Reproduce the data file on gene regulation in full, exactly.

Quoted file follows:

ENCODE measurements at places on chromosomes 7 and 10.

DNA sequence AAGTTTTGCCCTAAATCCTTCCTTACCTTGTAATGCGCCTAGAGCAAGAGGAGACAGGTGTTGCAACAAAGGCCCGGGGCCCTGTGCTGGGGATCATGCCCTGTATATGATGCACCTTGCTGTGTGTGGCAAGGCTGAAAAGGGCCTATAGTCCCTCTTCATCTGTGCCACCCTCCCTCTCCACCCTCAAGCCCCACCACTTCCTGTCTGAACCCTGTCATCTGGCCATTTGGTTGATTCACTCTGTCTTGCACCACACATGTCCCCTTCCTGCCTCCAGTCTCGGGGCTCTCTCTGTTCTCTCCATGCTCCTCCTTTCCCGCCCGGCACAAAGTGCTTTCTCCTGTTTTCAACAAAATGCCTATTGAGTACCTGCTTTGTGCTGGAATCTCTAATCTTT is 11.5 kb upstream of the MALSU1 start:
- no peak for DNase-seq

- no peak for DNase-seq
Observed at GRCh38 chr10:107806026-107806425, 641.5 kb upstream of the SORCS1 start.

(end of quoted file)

ENCODE measurements at places on chromosomes 7 and 10.

DNA sequence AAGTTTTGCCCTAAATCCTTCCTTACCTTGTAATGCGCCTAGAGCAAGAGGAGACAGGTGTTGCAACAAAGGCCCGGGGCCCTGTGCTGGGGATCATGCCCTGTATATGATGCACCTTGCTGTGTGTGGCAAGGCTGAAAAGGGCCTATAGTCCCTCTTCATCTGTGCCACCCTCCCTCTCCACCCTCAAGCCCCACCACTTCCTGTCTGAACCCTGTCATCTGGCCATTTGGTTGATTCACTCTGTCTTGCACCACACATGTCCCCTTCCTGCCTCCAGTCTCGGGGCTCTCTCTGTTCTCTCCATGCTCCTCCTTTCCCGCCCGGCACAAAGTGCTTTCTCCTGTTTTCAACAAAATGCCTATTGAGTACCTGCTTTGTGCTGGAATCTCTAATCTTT is 11.5 kb upstream of the MALSU1 start:
- no peak for DNase-seq

- no peak for DNase-seq
Observed at GRCh38 chr10:107806026-107806425, 641.5 kb upstream of the SORCS1 start.